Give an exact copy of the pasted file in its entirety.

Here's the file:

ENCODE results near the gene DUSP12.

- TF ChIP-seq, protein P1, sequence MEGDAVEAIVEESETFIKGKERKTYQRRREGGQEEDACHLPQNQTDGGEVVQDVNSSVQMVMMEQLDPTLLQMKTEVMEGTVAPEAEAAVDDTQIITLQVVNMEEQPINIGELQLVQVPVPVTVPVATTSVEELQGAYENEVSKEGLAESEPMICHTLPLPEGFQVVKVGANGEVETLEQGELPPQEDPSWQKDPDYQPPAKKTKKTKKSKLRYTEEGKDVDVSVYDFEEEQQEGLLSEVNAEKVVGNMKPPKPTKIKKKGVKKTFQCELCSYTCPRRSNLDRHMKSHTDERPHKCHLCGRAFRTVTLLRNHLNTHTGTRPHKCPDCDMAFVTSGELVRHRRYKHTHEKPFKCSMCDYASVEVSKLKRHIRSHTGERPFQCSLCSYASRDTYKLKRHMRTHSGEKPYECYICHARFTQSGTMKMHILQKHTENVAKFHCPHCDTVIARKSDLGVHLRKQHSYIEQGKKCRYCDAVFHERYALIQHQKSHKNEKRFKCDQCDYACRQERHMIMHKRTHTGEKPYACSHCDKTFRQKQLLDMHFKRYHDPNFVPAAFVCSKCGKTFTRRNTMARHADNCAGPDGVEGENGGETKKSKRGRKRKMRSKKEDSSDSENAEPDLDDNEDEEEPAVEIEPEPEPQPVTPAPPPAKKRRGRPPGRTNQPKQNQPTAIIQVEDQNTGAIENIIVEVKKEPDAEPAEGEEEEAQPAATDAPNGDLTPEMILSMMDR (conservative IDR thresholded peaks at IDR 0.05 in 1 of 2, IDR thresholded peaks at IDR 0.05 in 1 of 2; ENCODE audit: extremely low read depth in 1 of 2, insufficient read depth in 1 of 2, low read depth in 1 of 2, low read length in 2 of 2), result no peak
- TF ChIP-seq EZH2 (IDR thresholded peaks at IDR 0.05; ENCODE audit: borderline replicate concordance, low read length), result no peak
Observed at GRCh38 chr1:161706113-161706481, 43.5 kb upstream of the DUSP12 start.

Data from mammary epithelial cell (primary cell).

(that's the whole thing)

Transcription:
ENCODE results near the gene DUSP12.

- TF ChIP-seq, protein P1, sequence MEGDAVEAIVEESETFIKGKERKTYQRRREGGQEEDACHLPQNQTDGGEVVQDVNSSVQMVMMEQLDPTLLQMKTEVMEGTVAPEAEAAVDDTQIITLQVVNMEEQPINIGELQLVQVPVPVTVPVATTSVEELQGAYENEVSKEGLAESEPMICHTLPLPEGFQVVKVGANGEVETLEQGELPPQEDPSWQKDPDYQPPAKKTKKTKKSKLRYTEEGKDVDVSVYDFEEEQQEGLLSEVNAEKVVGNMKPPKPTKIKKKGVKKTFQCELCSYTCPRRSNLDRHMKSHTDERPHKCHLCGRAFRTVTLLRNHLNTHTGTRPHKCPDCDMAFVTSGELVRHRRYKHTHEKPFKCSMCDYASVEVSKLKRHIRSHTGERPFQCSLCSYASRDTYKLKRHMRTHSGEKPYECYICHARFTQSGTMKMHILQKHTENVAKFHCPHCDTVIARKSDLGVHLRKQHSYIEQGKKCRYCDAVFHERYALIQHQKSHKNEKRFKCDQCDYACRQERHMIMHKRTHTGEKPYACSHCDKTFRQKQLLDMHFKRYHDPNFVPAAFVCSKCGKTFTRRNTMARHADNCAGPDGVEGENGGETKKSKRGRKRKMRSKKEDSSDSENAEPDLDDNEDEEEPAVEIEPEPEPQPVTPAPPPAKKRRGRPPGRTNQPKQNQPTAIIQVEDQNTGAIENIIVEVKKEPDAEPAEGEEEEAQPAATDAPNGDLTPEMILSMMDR (conservative IDR thresholded peaks at IDR 0.05 in 1 of 2, IDR thresholded peaks at IDR 0.05 in 1 of 2; ENCODE audit: extremely low read depth in 1 of 2, insufficient read depth in 1 of 2, low read depth in 1 of 2, low read length in 2 of 2), result no peak
- TF ChIP-seq EZH2 (IDR thresholded peaks at IDR 0.05; ENCODE audit: borderline replicate concordance, low read length), result no peak
Observed at GRCh38 chr1:161706113-161706481, 43.5 kb upstream of the DUSP12 start.

Data from mammary epithelial cell (primary cell).